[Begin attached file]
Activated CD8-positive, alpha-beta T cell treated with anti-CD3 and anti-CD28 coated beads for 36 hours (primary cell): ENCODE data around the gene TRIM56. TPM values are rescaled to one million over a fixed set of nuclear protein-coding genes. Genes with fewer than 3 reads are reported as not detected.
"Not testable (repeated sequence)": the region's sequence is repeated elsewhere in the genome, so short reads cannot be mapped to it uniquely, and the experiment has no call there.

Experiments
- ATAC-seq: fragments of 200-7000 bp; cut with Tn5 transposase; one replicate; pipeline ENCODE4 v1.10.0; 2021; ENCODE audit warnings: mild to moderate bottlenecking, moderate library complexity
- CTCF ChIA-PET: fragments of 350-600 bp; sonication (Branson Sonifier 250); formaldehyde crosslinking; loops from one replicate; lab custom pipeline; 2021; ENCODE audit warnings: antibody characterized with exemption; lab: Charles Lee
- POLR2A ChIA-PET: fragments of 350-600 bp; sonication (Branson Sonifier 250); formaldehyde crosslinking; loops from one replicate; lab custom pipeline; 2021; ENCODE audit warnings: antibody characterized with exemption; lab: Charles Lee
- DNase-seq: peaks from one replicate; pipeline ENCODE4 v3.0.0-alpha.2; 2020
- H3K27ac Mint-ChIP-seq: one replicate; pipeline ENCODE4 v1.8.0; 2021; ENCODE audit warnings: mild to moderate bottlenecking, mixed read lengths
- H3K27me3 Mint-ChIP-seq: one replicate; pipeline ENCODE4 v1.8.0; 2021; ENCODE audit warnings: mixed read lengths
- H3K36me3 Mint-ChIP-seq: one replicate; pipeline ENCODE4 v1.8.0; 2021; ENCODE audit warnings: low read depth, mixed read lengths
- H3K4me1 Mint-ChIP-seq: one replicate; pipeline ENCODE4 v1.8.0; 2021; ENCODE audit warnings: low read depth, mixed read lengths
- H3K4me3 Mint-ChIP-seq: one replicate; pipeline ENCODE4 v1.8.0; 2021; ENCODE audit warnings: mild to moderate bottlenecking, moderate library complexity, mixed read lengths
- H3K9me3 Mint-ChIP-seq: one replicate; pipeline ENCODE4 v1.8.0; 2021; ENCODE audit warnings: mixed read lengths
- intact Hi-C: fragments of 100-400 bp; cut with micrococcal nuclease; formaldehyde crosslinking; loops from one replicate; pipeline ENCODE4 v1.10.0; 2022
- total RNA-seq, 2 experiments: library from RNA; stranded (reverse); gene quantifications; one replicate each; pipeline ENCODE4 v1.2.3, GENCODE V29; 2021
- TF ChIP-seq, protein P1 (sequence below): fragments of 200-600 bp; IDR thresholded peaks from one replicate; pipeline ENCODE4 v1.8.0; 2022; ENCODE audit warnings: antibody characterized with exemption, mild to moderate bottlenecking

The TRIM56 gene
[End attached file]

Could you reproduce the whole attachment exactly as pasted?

Activated CD8-positive, alpha-beta T cell treated with anti-CD3 and anti-CD28 coated beads for 36 hours (primary cell): ENCODE data around the gene TRIM56. TPM values are rescaled to one million over a fixed set of nuclear protein-coding genes. Genes with fewer than 3 reads are reported as not detected.
"Not testable (repeated sequence)": the region's sequence is repeated elsewhere in the genome, so short reads cannot be mapped to it uniquely, and the experiment has no call there.

Experiments
- ATAC-seq: fragments of 200-7000 bp; cut with Tn5 transposase; one replicate; pipeline ENCODE4 v1.10.0; 2021; ENCODE audit warnings: mild to moderate bottlenecking, moderate library complexity
- CTCF ChIA-PET: fragments of 350-600 bp; sonication (Branson Sonifier 250); formaldehyde crosslinking; loops from one replicate; lab custom pipeline; 2021; ENCODE audit warnings: antibody characterized with exemption; lab: Charles Lee
- POLR2A ChIA-PET: fragments of 350-600 bp; sonication (Branson Sonifier 250); formaldehyde crosslinking; loops from one replicate; lab custom pipeline; 2021; ENCODE audit warnings: antibody characterized with exemption; lab: Charles Lee
- DNase-seq: peaks from one replicate; pipeline ENCODE4 v3.0.0-alpha.2; 2020
- H3K27ac Mint-ChIP-seq: one replicate; pipeline ENCODE4 v1.8.0; 2021; ENCODE audit warnings: mild to moderate bottlenecking, mixed read lengths
- H3K27me3 Mint-ChIP-seq: one replicate; pipeline ENCODE4 v1.8.0; 2021; ENCODE audit warnings: mixed read lengths
- H3K36me3 Mint-ChIP-seq: one replicate; pipeline ENCODE4 v1.8.0; 2021; ENCODE audit warnings: low read depth, mixed read lengths
- H3K4me1 Mint-ChIP-seq: one replicate; pipeline ENCODE4 v1.8.0; 2021; ENCODE audit warnings: low read depth, mixed read lengths
- H3K4me3 Mint-ChIP-seq: one replicate; pipeline ENCODE4 v1.8.0; 2021; ENCODE audit warnings: mild to moderate bottlenecking, moderate library complexity, mixed read lengths
- H3K9me3 Mint-ChIP-seq: one replicate; pipeline ENCODE4 v1.8.0; 2021; ENCODE audit warnings: mixed read lengths
- intact Hi-C: fragments of 100-400 bp; cut with micrococcal nuclease; formaldehyde crosslinking; loops from one replicate; pipeline ENCODE4 v1.10.0; 2022
- total RNA-seq, 2 experiments: library from RNA; stranded (reverse); gene quantifications; one replicate each; pipeline ENCODE4 v1.2.3, GENCODE V29; 2021
- TF ChIP-seq, protein P1 (sequence below): fragments of 200-600 bp; IDR thresholded peaks from one replicate; pipeline ENCODE4 v1.8.0; 2022; ENCODE audit warnings: antibody characterized with exemption, mild to moderate bottlenecking

The TRIM56 gene